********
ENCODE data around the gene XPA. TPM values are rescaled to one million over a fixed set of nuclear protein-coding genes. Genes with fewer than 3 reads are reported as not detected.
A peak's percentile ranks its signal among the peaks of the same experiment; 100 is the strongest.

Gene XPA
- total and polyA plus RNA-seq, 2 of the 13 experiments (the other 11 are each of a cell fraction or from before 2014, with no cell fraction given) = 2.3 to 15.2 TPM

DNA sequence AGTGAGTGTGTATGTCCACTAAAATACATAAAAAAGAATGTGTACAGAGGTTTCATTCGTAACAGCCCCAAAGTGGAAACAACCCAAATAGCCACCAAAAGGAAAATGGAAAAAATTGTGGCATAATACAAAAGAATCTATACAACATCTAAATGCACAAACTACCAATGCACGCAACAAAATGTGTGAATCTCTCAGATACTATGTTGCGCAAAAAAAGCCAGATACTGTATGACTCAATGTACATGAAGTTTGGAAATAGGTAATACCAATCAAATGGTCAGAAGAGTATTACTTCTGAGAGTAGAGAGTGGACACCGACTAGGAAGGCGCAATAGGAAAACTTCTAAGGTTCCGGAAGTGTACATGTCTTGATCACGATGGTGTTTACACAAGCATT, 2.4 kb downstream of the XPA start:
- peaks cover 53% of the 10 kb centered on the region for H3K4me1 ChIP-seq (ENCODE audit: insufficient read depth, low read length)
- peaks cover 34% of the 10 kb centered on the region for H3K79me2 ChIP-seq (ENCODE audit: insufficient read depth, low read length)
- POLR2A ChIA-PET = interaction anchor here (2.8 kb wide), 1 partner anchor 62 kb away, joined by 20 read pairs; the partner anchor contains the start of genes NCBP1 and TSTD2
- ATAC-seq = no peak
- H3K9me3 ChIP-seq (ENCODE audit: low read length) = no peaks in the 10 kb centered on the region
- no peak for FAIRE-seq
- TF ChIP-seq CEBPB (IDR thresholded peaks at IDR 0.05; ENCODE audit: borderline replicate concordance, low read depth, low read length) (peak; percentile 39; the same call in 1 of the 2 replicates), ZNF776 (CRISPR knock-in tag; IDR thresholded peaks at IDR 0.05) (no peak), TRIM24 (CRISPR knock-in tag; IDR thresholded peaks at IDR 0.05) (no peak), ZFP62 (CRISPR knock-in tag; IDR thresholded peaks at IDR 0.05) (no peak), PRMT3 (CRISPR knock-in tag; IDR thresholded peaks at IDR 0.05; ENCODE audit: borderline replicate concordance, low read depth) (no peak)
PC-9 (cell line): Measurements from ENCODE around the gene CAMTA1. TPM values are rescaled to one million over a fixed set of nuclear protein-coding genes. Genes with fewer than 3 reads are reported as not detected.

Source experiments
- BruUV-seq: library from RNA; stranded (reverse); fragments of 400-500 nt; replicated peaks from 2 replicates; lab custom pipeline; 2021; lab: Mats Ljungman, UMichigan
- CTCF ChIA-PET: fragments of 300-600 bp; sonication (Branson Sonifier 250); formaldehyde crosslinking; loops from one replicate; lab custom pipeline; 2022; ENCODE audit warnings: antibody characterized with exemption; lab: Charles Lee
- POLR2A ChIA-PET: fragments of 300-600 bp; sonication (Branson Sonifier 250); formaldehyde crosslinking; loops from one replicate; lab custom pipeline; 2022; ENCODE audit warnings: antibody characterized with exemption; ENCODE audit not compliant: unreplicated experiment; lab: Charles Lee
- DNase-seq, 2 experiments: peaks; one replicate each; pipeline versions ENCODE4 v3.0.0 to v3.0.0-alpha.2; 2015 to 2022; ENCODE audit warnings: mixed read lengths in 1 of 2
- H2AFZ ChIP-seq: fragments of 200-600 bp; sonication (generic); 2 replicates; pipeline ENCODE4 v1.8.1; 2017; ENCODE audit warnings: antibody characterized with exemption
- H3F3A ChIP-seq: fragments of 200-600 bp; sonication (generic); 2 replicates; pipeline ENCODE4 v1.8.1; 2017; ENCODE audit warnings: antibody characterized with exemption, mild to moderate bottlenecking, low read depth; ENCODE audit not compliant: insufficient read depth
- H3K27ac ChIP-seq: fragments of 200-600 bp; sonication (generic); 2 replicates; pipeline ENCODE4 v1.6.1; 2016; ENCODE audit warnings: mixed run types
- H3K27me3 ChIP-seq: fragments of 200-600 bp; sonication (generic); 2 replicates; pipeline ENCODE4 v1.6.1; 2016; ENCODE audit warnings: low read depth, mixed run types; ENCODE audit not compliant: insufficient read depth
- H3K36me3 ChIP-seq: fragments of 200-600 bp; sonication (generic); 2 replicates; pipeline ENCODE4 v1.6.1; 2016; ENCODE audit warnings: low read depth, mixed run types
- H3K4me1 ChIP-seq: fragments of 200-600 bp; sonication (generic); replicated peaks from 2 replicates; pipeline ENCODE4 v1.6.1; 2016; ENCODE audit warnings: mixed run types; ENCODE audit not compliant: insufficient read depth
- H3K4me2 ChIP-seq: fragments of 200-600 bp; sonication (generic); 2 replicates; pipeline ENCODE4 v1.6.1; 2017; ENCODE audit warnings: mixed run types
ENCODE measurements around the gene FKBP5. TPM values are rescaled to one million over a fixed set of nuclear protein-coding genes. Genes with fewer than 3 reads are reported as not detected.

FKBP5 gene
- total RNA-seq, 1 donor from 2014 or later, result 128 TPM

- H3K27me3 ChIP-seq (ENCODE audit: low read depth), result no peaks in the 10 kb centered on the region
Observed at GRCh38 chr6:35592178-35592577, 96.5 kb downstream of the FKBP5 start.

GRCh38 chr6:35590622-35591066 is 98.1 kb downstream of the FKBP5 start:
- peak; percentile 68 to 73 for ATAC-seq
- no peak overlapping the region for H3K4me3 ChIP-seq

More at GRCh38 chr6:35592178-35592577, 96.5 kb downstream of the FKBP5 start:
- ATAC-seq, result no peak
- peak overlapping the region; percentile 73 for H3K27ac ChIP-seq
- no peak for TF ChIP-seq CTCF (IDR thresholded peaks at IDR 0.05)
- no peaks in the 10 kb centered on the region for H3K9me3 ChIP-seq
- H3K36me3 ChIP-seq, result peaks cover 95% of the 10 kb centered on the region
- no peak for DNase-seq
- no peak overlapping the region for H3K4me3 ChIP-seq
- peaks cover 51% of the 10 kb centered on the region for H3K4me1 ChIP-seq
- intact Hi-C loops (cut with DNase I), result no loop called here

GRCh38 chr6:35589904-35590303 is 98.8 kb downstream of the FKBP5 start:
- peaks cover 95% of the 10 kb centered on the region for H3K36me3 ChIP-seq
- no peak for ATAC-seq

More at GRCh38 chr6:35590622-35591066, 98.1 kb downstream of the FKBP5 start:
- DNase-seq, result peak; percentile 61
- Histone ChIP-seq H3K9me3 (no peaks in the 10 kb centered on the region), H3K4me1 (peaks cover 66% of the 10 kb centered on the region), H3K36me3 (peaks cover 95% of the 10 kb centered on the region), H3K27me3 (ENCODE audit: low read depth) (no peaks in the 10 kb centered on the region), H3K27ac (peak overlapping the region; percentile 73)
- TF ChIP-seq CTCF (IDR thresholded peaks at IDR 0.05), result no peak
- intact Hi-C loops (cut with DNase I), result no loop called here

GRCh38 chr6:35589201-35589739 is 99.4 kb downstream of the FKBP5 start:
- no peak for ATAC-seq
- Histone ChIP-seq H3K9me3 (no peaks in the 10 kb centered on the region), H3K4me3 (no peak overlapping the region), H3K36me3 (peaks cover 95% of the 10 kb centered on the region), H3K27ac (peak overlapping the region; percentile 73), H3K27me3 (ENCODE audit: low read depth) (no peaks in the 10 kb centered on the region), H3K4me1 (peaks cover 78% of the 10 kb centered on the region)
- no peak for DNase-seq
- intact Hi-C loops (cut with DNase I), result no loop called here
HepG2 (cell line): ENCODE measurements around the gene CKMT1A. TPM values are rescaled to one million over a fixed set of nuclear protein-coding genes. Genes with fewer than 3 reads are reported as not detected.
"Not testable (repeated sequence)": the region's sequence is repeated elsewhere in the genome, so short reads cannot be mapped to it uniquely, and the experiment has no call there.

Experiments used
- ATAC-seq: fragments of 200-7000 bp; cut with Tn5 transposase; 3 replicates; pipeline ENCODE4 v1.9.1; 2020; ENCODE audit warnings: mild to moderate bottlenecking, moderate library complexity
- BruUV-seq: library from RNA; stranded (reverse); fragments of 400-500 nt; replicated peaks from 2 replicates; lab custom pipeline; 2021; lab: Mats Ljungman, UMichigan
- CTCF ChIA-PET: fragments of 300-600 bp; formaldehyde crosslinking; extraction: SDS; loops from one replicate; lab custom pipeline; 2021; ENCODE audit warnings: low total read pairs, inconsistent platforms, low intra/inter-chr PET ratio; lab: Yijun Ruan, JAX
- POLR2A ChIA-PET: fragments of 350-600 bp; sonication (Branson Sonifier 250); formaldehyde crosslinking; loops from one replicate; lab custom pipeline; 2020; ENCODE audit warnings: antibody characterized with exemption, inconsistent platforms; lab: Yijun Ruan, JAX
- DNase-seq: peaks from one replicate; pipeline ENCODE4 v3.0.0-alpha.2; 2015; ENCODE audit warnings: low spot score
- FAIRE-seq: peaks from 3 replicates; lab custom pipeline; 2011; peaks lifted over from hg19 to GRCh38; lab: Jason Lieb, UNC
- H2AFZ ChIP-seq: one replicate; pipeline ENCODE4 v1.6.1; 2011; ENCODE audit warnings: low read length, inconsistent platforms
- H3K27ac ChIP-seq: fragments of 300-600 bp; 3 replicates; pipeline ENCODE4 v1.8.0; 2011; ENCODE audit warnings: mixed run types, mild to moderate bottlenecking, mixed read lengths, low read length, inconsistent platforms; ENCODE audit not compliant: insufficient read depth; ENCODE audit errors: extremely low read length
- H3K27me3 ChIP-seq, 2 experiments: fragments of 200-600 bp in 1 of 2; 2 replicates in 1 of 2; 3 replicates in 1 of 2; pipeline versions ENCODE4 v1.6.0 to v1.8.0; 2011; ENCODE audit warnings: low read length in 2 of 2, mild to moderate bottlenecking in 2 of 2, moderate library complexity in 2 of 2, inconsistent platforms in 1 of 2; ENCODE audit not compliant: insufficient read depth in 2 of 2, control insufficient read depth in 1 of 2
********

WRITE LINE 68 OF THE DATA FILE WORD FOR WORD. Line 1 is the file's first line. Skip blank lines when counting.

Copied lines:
- H3K27me3 ChIP-seq, 2 experiments: fragments of 200-600 bp in 1 of 2; 2 replicates in 1 of 2; 3 replicates in 1 of 2; pipeline versions ENCODE4 v1.6.0 to v1.8.0; 2011; ENCODE audit warnings: low read length in 2 of 2, mild to moderate bottlenecking in 2 of 2, moderate library complexity in 2 of 2, inconsistent platforms in 1 of 2; ENCODE audit not compliant: insufficient read depth in 2 of 2, control insufficient read depth in 1 of 2